welded together. Damascus barrels are weaker than
    modern barrels and are not designed for the high
    gas pressures created by modern ammunition.
    Damascus barrels have a distinctive, irregular
    pattern of short, streaklike marks around the

Damascus Barrel (cont.)
  • If you have a damascus barrel gun, dont
    shoot it. The barrel may burst slightly ahead of
    the chamber, crippling the shooters hand or
    forearm. If you have an older firearm and are not
    sure if it has a damascus barrel, before shooting
    it go to a qualified gunsmith to identify its

Modern Muzzleloaders
  • Modern muzzleloaders are reproductions of
    original muzzleloaders.
  • Muzzleloaders made today are quality
    reproductions of the originals and are the safest
    ones to shoot.
  • They are made of modern steel by modern methods,
    which make them stronger and usually safer than
    the originals.
  • In selecting a reproduction muzzleloader for
    hunting or target shooting, it is best to contact
    a reliable retail store and get with someone
    knowledgeable about muzzleloaders. You may be
    able to contact a local club and get reliable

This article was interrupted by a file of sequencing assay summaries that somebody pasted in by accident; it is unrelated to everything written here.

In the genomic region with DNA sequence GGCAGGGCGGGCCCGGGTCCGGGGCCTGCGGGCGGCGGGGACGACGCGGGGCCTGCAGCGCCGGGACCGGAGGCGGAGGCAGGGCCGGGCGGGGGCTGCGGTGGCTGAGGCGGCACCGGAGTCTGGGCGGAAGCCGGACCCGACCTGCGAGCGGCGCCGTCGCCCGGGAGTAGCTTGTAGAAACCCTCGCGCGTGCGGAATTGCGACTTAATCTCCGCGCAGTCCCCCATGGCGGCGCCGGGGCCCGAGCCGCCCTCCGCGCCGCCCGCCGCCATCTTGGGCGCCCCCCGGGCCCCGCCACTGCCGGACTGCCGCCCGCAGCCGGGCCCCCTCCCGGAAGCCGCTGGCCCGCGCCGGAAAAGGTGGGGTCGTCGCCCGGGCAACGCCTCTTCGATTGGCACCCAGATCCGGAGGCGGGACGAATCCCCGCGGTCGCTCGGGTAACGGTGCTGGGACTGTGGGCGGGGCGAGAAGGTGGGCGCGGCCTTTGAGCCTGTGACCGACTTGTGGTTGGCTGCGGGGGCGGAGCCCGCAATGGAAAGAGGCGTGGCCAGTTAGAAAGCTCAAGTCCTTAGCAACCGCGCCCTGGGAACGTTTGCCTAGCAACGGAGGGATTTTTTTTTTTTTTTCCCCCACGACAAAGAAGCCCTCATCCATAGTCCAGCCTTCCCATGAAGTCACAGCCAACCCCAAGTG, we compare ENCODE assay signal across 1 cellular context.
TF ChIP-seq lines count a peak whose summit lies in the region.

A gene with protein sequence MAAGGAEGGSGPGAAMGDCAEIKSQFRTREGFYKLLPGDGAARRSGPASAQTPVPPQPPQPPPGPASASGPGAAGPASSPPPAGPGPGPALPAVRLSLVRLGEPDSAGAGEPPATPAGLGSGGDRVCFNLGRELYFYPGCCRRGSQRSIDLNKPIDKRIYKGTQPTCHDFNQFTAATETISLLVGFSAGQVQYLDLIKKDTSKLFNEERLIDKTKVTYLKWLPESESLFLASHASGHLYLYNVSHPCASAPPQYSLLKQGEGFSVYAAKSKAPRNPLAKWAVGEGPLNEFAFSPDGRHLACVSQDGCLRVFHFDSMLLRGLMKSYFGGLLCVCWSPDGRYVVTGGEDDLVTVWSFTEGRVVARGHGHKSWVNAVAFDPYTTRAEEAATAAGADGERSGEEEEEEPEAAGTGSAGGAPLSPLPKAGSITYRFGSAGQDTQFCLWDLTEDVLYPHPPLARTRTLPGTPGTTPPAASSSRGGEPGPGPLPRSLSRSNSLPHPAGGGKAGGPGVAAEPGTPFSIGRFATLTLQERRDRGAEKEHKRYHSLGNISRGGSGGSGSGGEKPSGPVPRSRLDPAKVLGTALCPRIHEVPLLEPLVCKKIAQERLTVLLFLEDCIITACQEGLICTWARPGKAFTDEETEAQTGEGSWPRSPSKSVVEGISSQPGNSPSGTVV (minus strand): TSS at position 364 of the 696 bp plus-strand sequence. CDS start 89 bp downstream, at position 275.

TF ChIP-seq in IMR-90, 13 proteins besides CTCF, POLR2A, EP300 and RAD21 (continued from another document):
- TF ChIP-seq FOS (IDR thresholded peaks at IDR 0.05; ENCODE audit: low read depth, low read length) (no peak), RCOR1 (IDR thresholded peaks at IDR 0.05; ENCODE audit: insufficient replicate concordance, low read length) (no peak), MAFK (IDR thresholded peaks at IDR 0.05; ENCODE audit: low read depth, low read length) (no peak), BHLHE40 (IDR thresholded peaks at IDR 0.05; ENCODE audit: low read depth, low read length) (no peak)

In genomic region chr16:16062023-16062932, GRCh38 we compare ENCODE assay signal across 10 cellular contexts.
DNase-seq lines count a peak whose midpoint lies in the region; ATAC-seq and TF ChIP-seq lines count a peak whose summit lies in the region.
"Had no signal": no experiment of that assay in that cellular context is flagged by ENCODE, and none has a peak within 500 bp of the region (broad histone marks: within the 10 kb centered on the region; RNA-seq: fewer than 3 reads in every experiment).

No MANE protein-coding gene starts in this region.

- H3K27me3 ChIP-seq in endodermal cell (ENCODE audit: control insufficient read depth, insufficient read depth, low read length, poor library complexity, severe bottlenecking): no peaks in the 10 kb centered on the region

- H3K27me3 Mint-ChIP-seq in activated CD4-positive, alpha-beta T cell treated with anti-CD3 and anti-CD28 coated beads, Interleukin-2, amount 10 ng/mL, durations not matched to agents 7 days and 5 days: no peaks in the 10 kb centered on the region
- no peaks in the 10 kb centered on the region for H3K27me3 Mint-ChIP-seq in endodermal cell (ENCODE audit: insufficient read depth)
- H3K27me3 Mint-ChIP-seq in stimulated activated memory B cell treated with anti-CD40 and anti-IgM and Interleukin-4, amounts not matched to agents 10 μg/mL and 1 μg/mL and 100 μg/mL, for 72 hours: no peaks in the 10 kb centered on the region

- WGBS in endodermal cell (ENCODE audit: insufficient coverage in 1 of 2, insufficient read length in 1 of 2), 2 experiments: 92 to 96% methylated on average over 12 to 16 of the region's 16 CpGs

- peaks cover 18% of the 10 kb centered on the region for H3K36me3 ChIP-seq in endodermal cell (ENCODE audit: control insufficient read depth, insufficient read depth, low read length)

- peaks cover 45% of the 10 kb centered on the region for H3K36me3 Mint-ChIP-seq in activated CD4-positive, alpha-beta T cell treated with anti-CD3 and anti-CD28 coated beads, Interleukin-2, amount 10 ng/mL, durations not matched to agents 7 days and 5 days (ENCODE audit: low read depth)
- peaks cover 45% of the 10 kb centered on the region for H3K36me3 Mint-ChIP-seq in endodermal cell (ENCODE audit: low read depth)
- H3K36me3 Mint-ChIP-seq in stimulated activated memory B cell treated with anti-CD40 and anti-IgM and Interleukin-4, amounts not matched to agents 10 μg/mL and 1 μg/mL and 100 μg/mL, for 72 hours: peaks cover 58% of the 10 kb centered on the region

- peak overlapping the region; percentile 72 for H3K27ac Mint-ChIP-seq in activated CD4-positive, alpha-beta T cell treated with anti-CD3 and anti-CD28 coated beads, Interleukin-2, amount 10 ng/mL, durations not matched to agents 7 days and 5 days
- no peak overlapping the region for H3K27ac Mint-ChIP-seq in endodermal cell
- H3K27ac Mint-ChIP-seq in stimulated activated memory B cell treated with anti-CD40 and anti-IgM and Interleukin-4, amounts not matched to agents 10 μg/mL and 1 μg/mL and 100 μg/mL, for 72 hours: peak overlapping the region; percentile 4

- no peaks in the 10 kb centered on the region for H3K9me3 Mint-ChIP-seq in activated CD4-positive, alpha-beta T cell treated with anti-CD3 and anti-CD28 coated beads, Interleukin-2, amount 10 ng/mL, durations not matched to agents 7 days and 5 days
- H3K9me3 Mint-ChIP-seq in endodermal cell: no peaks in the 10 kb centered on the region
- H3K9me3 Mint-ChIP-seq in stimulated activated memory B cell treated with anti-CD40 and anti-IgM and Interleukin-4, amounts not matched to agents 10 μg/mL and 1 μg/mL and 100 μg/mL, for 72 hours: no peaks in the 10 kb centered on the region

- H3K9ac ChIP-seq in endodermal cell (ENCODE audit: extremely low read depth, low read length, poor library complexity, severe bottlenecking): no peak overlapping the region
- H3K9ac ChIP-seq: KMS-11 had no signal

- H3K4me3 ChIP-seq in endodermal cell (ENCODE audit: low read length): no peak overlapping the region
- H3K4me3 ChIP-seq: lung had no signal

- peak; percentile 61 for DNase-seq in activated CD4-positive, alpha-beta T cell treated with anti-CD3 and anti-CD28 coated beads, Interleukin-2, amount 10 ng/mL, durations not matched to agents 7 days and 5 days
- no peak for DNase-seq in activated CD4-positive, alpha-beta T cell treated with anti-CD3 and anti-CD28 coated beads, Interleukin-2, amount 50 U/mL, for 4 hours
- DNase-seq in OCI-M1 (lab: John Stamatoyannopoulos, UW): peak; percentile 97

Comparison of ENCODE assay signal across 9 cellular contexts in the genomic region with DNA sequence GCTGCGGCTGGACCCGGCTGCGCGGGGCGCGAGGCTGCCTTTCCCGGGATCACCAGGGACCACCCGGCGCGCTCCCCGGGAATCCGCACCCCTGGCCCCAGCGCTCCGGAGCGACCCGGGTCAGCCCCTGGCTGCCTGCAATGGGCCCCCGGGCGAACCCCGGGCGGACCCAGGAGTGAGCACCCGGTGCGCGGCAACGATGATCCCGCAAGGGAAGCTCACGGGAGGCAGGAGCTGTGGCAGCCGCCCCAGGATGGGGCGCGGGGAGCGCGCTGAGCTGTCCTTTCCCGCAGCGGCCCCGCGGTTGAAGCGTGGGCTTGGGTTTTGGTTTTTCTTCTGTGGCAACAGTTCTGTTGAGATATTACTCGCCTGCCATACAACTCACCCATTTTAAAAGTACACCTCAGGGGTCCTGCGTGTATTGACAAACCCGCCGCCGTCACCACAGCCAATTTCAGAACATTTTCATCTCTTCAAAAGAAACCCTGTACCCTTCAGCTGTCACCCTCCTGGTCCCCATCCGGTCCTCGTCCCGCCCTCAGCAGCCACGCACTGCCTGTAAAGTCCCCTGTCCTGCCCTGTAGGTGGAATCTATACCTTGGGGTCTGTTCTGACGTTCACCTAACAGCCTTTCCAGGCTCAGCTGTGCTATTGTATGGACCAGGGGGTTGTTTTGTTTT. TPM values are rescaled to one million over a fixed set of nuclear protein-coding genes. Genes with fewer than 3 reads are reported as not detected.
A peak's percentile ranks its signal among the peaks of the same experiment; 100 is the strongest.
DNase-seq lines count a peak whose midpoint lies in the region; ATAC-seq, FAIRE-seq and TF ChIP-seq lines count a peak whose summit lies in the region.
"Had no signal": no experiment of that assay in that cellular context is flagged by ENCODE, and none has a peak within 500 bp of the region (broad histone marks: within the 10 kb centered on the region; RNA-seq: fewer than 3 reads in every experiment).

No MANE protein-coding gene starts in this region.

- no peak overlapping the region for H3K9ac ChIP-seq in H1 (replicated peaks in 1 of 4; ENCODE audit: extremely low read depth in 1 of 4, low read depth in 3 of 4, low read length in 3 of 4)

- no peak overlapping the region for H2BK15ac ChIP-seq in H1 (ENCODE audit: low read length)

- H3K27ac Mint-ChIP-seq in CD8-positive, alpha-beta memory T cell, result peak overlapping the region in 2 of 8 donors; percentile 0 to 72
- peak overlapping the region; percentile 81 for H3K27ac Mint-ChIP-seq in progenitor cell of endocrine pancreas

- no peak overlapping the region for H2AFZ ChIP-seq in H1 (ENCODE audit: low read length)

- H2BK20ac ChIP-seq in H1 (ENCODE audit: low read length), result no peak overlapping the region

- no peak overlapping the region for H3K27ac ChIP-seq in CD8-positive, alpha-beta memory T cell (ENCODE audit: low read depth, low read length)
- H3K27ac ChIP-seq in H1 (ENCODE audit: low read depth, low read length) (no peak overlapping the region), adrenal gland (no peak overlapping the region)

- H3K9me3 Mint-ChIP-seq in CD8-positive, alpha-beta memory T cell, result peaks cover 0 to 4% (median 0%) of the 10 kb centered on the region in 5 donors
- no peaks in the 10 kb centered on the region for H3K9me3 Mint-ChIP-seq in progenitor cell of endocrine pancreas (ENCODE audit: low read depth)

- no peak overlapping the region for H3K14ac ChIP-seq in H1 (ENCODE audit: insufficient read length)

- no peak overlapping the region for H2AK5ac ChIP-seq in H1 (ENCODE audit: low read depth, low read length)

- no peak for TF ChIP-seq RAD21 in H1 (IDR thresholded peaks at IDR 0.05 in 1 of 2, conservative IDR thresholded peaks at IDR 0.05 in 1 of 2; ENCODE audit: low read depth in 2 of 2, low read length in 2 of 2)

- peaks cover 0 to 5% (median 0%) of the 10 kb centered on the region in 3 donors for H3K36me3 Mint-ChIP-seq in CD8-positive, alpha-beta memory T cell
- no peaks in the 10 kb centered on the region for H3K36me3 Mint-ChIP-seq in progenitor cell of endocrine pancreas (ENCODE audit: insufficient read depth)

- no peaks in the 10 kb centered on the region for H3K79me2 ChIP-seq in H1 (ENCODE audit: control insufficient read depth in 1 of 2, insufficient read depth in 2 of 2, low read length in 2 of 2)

information from its members. There are many
    different models available.

Cleaning a Muzzleloader
  • After firing a muzzleloader, it should be cleaned
    thoroughly. Black powder is very corrosive -
    residue inside the barrel causes pitting,
    reducing accuracy. Buildup of residue, called
    fouling, will also make loading difficult.

Cleaning a Muzzleloader (cont.)
  • Follow this procedure to clean muzzleloader
  • Be sure it is unloaded.
  • Remove barrel if possible.
  • Wash inside of barrel with hot soapy water or
    commercial cleaning solvent. Wash nipple area
    with old toothbrush.

Cleaning a Muzzleloader (cont.)
  • Rinse with scalding water.
  • Dry with clean patches until patches come out
  • Run several damp patches of bore butter or good
    grade black powder gun oil inside barrel.
  • When barrel has cooled, put light coat of good
    grade gun oil on outside of barrel.

Unloading a Muzzleloader
  • If you load your muzzleloader and do not have